Accession Number : ADA574437


Title :   Southwest Hispanic Community -- The Absence of Homeland Security Threats


Descriptive Note : Master's thesis


Corporate Author : NAVAL POSTGRADUATE SCHOOL MONTEREY CA DEPT OF NATIONAL SECURITY AFFAIRS


Personal Author(s) : Moore, Alan G


Full Text : https://apps.dtic.mil/dtic/tr/fulltext/u2/a574437.pdf


Report Date : Dec 2012


Pagination or Media Count : 113


Abstract : Threats of terrorism and insurgency along the Southwest border are typically supported by anecdotal evidence rather than objective assessments of such threats, which limits government's ability to appropriately address issues related to homeland security, such as immigration enforcement and border security. This thesis provides an objective assessment of the potential for terrorist and insurgent threats to emanate from within the Southwest Hispanic Community by reviewing the status of and pressures upon the community using Social Identity Theory and Resource Mobilization Theory. The results indicate that Hispanics in the Southwest typically experience greater disparities in sociocultural, economic, and political conditions than non-Hispanics. External and internal pressures, represented by immigration policies and mandates for language usage, also have a greater impact upon the Hispanic community compared to non-Hispanic communities. Social Identity Theory provides a means for understanding why social movements form, while Resource Mobilization Theory provides insight into how movements are created. The potential for radicalization also is examined to determine whether violent movements can develop from otherwise nonviolent movements or communities. Despite the disparities and significant pressures they have to withstand, the thesis concludes that there are no current threats of terrorism or insurgency within the Southwest Hispanic Community. The adoption of omnicultural policies can further reduce the potential for such threats to surface.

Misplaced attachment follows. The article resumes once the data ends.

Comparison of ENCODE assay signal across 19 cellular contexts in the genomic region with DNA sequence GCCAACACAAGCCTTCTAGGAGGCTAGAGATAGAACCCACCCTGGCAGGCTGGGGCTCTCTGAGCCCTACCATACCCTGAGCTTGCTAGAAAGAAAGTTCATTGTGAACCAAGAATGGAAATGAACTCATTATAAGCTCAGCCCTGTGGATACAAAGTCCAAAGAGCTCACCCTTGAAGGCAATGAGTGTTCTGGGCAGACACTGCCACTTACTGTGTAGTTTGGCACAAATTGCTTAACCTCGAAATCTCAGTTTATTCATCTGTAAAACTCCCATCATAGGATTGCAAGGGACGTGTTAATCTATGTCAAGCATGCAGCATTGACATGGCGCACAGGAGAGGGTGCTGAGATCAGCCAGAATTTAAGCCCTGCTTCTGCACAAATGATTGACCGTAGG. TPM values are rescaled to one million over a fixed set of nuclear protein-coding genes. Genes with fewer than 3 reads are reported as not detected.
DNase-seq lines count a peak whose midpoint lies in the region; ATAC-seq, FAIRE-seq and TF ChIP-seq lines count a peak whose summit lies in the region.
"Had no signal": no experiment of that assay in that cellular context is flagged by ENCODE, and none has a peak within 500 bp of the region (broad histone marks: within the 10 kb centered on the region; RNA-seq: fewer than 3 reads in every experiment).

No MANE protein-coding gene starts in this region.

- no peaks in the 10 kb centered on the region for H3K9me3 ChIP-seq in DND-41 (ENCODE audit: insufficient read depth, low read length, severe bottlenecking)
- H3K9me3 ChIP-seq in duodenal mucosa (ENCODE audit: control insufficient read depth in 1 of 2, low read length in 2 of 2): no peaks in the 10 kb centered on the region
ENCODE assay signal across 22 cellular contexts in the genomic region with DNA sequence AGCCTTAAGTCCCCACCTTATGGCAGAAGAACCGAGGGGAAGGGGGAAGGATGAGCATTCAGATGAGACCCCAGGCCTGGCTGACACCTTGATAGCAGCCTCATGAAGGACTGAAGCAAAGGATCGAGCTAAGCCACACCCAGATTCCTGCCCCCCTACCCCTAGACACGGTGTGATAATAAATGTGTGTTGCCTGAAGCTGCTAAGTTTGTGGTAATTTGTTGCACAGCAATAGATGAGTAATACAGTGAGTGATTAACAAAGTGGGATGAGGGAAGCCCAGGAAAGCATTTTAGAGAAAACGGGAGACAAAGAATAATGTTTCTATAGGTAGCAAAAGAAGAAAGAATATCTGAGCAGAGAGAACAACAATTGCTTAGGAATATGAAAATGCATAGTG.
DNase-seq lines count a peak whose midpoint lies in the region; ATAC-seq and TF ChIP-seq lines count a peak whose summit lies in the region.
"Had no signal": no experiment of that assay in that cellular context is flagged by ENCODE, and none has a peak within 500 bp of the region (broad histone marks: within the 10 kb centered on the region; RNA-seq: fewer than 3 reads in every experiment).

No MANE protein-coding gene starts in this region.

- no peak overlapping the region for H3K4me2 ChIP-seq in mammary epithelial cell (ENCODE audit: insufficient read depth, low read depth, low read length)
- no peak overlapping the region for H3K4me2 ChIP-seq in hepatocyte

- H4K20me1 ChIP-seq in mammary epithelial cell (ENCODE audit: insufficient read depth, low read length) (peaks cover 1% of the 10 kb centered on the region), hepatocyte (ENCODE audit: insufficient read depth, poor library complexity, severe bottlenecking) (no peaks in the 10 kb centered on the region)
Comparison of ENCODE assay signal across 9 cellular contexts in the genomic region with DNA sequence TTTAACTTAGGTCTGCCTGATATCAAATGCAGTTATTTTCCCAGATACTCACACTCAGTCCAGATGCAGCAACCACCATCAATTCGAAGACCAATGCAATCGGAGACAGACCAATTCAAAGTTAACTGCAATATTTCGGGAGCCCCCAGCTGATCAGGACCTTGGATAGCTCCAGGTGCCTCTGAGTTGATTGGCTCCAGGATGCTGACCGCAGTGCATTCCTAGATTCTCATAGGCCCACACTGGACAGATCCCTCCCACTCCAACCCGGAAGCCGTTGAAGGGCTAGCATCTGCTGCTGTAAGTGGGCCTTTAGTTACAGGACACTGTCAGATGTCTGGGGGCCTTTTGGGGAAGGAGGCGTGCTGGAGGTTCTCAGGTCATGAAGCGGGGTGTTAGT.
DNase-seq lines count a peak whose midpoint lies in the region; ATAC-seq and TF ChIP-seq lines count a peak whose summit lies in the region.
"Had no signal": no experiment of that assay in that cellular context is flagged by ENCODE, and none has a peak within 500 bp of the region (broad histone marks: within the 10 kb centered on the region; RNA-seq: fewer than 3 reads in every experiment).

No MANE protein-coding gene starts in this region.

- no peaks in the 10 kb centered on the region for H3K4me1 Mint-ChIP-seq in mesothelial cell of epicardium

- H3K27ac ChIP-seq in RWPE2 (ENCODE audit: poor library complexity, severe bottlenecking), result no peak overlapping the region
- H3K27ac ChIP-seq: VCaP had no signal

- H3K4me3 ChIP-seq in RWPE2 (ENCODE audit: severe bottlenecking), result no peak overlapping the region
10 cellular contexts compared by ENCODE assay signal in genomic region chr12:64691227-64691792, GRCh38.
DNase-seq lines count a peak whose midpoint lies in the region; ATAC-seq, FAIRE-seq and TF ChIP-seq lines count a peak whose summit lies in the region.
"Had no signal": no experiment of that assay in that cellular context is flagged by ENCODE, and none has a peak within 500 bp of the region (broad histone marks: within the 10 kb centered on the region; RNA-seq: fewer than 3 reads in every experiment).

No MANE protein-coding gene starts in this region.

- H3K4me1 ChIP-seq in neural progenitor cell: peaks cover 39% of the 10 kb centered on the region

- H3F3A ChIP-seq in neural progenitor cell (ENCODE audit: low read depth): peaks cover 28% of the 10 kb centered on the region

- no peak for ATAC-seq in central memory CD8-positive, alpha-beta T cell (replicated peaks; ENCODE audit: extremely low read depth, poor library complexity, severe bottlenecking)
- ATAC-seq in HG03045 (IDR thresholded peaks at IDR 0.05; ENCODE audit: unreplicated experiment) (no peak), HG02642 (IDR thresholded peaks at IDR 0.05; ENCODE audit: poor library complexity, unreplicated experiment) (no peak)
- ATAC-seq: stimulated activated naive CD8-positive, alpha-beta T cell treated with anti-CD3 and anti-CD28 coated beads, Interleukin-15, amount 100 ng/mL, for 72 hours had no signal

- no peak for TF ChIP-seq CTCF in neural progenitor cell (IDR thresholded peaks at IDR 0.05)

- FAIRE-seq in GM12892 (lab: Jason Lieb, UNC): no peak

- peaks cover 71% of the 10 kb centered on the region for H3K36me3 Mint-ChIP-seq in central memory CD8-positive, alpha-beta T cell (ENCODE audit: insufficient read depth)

Descriptors :   *COMMUNITIES , *HISPANICS , *INSURGENCY , *MEXICO , *TERRORISM , *THREAT EVALUATION , *UNITED STATES , CULTURE , DEMOGRAPHY , ECONOMICS , ENGLISH LANGUAGE , GROUP DYNAMICS , HOMELAND SECURITY , ILLEGAL IMMIGRANTS , IMMIGRATION CONTROL , LAW ENFORCEMENT , SPANISH LANGUAGE , THEORY , THESES


Subject Categories : Sociology and Law
      Geography
      Unconventional Warfare


Distribution Statement : APPROVED FOR PUBLIC RELEASE